Problems in the analysis of laboratory data commonly arise in epidemiologic studies in which biomarkers subject to lower detection thresholds are used. Various thresholds exist including limit of detection (LOD), limit of quantification (LOQ), and limit of blank (LOB). Choosing appropriate strategies for dealing with data affected by such limits relies on proper understanding of the nature of the detection limit and its determination. In this paper, we demonstrate experimental and statistical procedures generally used for estimating different detection limits according to standard procedures in the context of analysis of fat-soluble vitamins and micronutrients in human serum.
Fat-soluble vitamins and micronutrients were analyzed by high-performance liquid chromatography with diode array detection. A simulated serum matrix blank was repeatedly analyzed for determination of LOB parametrically by using the observed blank distribution as well as nonparametrically by using ranks. The LOD was determined by combining information regarding the LOB with data from repeated analysis of standard reference materials (SRMs), diluted to low levels; from LOB to 2–3 times LOB. The LOQ was determined experimentally by plotting the observed relative standard deviation (RSD) of SRM replicates compared with the concentration, where the LOQ is the concentration at an RSD of 20%.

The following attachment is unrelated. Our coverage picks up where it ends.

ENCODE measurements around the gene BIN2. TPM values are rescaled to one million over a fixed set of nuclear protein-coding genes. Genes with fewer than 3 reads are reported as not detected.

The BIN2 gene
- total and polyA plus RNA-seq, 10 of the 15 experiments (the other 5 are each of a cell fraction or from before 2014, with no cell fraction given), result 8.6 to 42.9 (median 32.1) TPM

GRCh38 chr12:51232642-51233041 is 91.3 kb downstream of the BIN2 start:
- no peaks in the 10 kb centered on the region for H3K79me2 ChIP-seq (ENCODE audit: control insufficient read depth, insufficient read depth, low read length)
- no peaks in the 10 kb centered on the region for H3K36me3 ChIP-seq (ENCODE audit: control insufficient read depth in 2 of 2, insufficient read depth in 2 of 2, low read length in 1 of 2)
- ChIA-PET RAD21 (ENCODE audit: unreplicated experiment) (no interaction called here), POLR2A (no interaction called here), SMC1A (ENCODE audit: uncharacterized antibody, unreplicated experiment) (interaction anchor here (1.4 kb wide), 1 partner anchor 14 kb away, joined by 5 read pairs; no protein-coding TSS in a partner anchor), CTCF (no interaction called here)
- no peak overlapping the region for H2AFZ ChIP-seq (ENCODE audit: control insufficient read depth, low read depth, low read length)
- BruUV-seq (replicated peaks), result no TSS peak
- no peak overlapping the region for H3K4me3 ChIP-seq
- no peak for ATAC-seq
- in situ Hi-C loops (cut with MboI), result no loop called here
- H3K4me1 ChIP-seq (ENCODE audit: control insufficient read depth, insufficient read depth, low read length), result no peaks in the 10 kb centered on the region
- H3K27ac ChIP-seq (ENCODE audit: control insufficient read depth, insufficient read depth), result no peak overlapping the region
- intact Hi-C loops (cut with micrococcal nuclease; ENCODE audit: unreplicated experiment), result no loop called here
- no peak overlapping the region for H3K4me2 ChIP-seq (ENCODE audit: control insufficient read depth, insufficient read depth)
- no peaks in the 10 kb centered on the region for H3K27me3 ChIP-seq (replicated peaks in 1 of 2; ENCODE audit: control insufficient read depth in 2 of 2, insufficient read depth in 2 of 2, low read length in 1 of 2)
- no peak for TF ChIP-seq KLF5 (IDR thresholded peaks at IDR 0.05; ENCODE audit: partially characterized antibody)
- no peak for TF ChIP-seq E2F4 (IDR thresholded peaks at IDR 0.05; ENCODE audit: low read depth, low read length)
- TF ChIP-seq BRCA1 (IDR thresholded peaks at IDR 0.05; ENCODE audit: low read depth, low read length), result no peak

Experimental approaches and example statistical procedures are given for determination of LOB, LOD, and LOQ. These quantities are reported for each measured analyte.
For many analyses, there is considerable information available below the LOQ. Epidemiologic studies must understand the nature of these detection limits and how they have been estimated for appropriate treatment of affected data.
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From the aDepartment of Biotechnical and Clinical Laboratory Sciences, University at Buffalo, State University of New York, Buffalo, NY; bEpidemiology Branch, Division of Epidemiology, Statistics & Prevention Research, Eunice Kennedy Shriver National Institute of Child Health and Human Development, Bethesda, MD; and cDivision of Biostatistics and Epidemiology, School of Public Health and Health Sciences, University of Massachusetts, Amherst, MA.
Submitted 1 October 2008; accepted 31 July 2009; posted 11 March 2010.
Supported in part by the American Chemistry Council and by an intramural contract with the National Institute of Child Health and Human Development (Contract No. ADB-N01-HD-4–3394).
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Correspondence: Richard W. Browne, Department of Biotechnical and Clinical Laboratory Sciences, University at Buffalo, State University of New York, 26 Cary Hall, Buffalo, NY 14214. E-mail: firstname.lastname@example.org.